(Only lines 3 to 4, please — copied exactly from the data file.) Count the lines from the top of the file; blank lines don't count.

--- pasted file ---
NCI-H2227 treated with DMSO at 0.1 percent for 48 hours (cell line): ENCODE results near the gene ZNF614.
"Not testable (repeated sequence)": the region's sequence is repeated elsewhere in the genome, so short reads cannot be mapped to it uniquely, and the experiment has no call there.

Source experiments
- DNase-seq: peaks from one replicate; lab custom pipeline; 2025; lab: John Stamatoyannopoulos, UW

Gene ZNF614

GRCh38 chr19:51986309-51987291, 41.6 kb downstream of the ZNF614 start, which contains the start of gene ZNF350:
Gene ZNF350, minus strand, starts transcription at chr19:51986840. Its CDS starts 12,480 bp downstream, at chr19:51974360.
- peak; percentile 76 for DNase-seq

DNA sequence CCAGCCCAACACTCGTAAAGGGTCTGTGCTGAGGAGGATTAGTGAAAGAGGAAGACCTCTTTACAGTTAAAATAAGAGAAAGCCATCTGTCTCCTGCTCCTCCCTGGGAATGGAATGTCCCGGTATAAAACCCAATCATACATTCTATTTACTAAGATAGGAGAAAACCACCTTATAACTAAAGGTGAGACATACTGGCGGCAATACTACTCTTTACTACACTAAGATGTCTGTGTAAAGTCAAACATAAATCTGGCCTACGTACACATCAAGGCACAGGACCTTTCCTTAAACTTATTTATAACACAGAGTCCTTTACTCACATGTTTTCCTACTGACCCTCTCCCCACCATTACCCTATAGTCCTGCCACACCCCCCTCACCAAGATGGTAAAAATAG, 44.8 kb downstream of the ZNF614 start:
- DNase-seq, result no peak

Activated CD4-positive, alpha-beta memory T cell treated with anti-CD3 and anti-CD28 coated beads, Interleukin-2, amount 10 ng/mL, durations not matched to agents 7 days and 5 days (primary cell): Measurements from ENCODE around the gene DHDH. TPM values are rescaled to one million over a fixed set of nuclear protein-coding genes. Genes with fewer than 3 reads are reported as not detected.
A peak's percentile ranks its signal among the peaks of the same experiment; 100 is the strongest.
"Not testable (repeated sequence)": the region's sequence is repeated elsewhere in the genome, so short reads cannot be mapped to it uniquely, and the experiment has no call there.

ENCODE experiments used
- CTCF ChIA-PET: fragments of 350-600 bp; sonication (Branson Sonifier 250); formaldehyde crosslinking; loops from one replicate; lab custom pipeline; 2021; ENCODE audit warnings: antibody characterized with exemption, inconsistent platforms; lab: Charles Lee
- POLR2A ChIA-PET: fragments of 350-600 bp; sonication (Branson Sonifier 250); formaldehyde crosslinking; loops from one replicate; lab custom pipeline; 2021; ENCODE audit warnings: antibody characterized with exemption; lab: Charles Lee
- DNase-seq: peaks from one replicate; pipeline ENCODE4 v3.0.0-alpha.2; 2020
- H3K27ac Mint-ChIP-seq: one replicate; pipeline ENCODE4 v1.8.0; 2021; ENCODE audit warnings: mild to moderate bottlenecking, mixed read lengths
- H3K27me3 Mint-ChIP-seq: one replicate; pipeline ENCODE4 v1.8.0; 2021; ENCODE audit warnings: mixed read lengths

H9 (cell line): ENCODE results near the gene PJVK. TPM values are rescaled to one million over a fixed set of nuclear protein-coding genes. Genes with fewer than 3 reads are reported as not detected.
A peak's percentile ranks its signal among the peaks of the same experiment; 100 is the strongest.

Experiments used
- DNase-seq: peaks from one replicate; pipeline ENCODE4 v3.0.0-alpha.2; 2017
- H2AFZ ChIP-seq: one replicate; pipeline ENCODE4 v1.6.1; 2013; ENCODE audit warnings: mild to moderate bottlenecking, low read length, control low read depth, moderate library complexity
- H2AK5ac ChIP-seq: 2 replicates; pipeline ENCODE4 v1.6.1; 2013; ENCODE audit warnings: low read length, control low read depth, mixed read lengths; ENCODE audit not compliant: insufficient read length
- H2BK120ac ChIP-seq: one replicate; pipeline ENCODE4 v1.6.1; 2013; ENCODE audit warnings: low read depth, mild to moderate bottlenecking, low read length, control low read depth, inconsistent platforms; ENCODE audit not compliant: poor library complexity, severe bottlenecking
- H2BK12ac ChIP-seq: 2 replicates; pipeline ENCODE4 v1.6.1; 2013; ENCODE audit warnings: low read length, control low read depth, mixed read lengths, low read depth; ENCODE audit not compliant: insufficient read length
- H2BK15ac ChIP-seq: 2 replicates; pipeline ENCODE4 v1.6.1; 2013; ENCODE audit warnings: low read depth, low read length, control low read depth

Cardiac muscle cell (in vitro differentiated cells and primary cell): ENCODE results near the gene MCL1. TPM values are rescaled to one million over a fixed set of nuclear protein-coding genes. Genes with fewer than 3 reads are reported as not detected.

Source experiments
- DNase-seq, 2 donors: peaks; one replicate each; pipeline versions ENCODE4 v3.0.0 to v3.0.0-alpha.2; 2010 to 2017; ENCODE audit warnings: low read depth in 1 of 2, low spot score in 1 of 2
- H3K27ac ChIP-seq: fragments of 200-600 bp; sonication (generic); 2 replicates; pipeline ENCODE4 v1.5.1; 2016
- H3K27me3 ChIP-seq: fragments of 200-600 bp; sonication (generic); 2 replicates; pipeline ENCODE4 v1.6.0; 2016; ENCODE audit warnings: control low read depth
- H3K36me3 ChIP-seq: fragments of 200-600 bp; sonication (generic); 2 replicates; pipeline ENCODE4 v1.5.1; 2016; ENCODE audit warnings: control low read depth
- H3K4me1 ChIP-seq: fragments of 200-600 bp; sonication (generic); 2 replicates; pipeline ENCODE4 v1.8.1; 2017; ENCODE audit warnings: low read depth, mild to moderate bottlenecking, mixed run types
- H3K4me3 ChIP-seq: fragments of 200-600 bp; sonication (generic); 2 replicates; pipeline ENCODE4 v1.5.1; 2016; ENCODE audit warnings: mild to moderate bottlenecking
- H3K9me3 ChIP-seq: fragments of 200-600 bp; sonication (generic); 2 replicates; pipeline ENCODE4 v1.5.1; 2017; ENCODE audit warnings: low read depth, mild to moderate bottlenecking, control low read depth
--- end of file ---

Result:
Source experiments
- DNase-seq: peaks from one replicate; lab custom pipeline; 2025; lab: John Stamatoyannopoulos, UW